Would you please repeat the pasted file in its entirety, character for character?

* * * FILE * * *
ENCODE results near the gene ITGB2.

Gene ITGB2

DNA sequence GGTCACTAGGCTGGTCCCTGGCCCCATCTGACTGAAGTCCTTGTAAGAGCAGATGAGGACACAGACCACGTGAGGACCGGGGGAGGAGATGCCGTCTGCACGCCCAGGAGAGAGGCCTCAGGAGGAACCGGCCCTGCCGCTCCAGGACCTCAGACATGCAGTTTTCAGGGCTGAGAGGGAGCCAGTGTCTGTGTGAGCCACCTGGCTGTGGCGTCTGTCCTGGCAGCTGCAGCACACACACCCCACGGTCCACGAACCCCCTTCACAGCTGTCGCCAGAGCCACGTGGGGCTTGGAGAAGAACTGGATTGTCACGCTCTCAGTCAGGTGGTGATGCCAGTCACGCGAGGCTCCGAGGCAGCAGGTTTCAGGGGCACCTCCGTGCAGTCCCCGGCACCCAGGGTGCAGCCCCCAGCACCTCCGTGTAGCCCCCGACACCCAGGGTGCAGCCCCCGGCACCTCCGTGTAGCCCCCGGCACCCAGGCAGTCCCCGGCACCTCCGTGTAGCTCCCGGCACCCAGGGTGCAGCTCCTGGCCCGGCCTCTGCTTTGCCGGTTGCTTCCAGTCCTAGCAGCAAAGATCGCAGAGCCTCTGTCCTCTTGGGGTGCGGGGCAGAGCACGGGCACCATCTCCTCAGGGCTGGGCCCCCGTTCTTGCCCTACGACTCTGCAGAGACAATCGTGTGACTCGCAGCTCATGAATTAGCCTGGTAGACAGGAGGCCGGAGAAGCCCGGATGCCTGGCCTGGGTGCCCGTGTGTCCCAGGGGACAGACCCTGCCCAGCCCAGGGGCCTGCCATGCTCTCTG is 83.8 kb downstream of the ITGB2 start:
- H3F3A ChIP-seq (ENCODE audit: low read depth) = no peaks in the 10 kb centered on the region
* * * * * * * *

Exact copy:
ENCODE results near the gene ITGB2.

Gene ITGB2

DNA sequence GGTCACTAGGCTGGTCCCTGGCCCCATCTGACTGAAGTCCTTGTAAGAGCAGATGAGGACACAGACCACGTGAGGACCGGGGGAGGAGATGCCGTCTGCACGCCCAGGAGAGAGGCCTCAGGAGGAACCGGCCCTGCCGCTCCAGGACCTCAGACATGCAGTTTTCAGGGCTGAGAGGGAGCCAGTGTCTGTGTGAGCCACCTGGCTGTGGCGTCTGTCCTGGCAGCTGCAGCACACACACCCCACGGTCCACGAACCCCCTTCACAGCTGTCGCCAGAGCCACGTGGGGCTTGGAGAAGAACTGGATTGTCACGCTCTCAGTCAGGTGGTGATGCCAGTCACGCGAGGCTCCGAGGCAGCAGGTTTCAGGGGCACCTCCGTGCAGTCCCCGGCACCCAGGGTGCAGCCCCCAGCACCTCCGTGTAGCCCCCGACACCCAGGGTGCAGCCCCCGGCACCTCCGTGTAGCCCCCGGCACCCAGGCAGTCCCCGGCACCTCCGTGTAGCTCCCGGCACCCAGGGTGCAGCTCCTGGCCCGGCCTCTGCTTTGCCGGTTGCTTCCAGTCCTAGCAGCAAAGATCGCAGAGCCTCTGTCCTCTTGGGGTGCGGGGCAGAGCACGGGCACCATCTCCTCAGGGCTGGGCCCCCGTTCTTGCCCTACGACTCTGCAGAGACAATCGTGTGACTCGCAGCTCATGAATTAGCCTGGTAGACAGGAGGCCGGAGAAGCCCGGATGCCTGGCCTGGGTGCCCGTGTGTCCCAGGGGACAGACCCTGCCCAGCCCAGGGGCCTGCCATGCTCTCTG is 83.8 kb downstream of the ITGB2 start:
- H3F3A ChIP-seq (ENCODE audit: low read depth) = no peaks in the 10 kb centered on the region